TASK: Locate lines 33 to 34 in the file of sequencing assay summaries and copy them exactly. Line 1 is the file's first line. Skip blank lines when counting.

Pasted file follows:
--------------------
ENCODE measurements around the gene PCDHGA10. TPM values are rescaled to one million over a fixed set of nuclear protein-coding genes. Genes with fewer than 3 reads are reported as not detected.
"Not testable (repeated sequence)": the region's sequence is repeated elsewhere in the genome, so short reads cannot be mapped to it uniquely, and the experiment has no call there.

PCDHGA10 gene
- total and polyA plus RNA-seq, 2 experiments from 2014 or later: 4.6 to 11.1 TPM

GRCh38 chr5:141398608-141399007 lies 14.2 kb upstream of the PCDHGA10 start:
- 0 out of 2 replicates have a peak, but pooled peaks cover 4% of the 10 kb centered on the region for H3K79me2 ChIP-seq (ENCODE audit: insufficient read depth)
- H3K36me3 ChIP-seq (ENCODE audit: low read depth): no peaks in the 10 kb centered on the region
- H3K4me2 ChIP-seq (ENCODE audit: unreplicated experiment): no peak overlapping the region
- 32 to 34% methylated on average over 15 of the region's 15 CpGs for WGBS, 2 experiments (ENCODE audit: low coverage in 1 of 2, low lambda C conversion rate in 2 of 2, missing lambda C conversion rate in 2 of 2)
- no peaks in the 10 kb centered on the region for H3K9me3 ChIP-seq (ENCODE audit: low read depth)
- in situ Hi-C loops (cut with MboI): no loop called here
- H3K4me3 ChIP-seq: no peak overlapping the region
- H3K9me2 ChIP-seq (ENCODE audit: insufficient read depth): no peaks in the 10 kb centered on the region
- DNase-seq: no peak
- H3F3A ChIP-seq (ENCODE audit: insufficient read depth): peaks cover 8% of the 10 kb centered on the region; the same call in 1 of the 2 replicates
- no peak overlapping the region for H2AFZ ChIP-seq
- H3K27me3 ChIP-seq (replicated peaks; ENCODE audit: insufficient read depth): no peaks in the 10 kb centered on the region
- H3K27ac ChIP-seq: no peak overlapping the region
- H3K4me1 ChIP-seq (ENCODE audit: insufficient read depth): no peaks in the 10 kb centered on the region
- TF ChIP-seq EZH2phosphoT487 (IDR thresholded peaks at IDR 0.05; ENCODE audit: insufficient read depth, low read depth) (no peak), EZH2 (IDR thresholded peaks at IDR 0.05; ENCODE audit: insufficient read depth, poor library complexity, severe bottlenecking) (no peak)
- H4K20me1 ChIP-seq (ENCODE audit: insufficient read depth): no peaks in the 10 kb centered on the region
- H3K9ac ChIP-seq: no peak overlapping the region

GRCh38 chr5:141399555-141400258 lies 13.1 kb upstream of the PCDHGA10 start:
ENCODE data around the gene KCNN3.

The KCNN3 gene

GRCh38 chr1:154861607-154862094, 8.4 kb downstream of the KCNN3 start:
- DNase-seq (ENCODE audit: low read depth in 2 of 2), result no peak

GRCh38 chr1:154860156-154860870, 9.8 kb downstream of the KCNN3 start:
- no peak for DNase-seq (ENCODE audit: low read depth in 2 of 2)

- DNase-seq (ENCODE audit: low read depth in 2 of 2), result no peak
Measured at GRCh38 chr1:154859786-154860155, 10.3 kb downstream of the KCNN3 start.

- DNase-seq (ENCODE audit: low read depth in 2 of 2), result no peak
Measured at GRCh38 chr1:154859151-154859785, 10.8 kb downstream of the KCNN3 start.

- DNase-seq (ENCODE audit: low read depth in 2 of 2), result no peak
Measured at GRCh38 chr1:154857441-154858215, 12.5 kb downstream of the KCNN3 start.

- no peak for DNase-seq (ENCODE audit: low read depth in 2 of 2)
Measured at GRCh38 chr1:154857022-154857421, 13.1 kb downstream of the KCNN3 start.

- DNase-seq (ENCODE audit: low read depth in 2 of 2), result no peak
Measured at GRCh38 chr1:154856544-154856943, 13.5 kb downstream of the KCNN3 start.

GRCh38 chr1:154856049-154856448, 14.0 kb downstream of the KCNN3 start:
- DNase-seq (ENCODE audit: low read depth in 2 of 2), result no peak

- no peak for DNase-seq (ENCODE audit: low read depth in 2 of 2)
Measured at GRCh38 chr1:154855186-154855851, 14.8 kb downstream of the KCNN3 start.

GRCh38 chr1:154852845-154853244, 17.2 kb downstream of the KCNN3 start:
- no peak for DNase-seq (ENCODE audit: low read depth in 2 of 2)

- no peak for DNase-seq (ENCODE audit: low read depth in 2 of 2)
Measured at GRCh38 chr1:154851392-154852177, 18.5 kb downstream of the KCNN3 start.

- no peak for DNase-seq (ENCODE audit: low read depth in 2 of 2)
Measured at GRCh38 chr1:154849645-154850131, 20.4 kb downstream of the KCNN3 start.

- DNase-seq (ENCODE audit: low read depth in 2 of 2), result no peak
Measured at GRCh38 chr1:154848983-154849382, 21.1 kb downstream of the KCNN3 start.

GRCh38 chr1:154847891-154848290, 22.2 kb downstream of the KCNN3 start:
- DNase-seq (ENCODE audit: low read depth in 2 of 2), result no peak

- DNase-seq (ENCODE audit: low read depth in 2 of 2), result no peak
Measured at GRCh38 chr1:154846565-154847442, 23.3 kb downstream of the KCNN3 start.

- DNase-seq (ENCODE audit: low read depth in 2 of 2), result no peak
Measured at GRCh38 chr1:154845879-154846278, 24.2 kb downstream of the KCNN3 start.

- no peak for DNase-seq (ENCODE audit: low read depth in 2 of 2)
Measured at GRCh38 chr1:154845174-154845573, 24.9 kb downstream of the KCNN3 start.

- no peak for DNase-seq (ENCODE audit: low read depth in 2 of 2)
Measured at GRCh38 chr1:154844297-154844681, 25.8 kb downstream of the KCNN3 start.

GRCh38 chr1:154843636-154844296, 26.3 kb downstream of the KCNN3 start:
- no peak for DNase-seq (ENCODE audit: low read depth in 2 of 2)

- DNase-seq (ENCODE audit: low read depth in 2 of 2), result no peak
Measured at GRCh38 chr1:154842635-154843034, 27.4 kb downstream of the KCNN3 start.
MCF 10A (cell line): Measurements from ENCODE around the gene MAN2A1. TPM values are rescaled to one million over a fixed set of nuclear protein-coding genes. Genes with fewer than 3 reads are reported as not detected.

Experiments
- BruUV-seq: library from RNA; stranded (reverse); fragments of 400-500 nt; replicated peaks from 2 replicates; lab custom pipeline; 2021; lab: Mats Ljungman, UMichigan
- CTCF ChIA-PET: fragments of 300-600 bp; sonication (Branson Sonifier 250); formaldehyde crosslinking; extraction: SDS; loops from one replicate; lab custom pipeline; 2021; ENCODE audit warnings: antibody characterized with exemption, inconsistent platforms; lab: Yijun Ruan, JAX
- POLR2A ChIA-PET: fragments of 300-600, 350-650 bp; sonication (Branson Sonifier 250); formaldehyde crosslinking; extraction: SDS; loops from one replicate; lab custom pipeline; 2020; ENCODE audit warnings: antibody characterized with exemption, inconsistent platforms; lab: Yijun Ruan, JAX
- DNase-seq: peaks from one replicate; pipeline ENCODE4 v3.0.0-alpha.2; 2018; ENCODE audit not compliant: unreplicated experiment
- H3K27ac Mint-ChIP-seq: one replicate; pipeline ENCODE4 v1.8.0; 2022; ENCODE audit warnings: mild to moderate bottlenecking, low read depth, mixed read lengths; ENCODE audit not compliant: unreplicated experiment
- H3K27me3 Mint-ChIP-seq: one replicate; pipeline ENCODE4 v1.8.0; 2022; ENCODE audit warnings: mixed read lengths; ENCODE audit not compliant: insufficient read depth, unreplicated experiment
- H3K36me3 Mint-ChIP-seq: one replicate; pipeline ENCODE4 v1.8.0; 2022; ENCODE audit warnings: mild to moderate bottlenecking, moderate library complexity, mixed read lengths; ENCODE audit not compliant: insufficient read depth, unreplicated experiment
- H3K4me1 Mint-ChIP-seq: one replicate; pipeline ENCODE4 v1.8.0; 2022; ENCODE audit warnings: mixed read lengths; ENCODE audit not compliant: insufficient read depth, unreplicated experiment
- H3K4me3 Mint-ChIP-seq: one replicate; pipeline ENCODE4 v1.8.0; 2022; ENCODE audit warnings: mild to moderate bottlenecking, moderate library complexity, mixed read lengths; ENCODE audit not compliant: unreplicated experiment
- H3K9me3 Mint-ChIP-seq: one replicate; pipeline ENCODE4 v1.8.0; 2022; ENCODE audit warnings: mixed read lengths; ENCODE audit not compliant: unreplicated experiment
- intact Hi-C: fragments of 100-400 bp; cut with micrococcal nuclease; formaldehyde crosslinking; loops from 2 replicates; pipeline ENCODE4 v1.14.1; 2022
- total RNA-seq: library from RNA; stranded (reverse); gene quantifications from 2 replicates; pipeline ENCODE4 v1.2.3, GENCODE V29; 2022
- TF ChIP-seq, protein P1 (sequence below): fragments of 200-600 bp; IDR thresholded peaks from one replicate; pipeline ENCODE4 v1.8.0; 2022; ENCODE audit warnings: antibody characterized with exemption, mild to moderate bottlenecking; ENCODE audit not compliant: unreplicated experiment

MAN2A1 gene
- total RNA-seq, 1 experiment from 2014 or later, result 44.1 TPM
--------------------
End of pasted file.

Measured at GRCh38 chr1:154859151-154859785, 10.8 kb downstream of the KCNN3 start.

- DNase-seq (ENCODE audit: low read depth in 2 of 2), result no peak